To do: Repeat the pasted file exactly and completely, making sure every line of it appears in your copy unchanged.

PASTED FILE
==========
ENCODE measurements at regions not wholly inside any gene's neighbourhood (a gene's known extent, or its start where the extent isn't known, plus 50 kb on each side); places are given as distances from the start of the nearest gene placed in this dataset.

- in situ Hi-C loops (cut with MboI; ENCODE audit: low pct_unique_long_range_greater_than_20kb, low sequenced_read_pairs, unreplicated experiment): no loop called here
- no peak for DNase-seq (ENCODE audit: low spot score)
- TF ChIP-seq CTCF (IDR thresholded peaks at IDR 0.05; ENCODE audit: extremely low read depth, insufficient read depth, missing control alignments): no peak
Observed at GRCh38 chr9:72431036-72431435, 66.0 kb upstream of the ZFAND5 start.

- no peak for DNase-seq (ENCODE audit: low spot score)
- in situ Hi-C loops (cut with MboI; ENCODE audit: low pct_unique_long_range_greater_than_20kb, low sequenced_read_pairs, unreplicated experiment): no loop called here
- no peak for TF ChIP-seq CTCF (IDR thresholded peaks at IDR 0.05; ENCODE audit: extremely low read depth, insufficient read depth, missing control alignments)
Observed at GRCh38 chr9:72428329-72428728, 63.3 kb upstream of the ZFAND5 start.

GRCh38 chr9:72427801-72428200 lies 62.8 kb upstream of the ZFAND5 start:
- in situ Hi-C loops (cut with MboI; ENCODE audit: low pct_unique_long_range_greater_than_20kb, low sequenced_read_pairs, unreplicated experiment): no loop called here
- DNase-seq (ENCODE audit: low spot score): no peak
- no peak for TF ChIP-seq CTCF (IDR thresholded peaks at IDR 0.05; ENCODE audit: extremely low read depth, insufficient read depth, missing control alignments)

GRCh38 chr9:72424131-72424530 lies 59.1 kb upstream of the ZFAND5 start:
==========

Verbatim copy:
ENCODE measurements at regions not wholly inside any gene's neighbourhood (a gene's known extent, or its start where the extent isn't known, plus 50 kb on each side); places are given as distances from the start of the nearest gene placed in this dataset.

- in situ Hi-C loops (cut with MboI; ENCODE audit: low pct_unique_long_range_greater_than_20kb, low sequenced_read_pairs, unreplicated experiment): no loop called here
- no peak for DNase-seq (ENCODE audit: low spot score)
- TF ChIP-seq CTCF (IDR thresholded peaks at IDR 0.05; ENCODE audit: extremely low read depth, insufficient read depth, missing control alignments): no peak
Observed at GRCh38 chr9:72431036-72431435, 66.0 kb upstream of the ZFAND5 start.

- no peak for DNase-seq (ENCODE audit: low spot score)
- in situ Hi-C loops (cut with MboI; ENCODE audit: low pct_unique_long_range_greater_than_20kb, low sequenced_read_pairs, unreplicated experiment): no loop called here
- no peak for TF ChIP-seq CTCF (IDR thresholded peaks at IDR 0.05; ENCODE audit: extremely low read depth, insufficient read depth, missing control alignments)
Observed at GRCh38 chr9:72428329-72428728, 63.3 kb upstream of the ZFAND5 start.

GRCh38 chr9:72427801-72428200 lies 62.8 kb upstream of the ZFAND5 start:
- in situ Hi-C loops (cut with MboI; ENCODE audit: low pct_unique_long_range_greater_than_20kb, low sequenced_read_pairs, unreplicated experiment): no loop called here
- DNase-seq (ENCODE audit: low spot score): no peak
- no peak for TF ChIP-seq CTCF (IDR thresholded peaks at IDR 0.05; ENCODE audit: extremely low read depth, insufficient read depth, missing control alignments)

GRCh38 chr9:72424131-72424530 lies 59.1 kb upstream of the ZFAND5 start: